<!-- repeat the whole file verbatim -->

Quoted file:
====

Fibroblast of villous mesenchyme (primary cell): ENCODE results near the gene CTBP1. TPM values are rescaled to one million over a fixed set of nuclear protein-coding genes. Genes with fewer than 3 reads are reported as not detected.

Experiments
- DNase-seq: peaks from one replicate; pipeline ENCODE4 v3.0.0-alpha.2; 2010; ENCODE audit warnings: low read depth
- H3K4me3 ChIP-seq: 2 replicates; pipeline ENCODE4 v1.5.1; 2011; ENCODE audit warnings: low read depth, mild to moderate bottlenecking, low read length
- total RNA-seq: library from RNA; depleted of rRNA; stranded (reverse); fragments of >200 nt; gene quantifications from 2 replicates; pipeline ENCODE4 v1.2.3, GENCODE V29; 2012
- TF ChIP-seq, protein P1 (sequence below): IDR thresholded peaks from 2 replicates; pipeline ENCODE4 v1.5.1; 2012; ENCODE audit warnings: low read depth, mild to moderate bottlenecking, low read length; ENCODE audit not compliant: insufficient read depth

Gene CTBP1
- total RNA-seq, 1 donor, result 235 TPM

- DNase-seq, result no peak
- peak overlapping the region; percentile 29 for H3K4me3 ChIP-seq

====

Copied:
Fibroblast of villous mesenchyme (primary cell): ENCODE results near the gene CTBP1. TPM values are rescaled to one million over a fixed set of nuclear protein-coding genes. Genes with fewer than 3 reads are reported as not detected.

Experiments
- DNase-seq: peaks from one replicate; pipeline ENCODE4 v3.0.0-alpha.2; 2010; ENCODE audit warnings: low read depth
- H3K4me3 ChIP-seq: 2 replicates; pipeline ENCODE4 v1.5.1; 2011; ENCODE audit warnings: low read depth, mild to moderate bottlenecking, low read length
- total RNA-seq: library from RNA; depleted of rRNA; stranded (reverse); fragments of >200 nt; gene quantifications from 2 replicates; pipeline ENCODE4 v1.2.3, GENCODE V29; 2012
- TF ChIP-seq, protein P1 (sequence below): IDR thresholded peaks from 2 replicates; pipeline ENCODE4 v1.5.1; 2012; ENCODE audit warnings: low read depth, mild to moderate bottlenecking, low read length; ENCODE audit not compliant: insufficient read depth

Gene CTBP1
- total RNA-seq, 1 donor, result 235 TPM

- DNase-seq, result no peak
- peak overlapping the region; percentile 29 for H3K4me3 ChIP-seq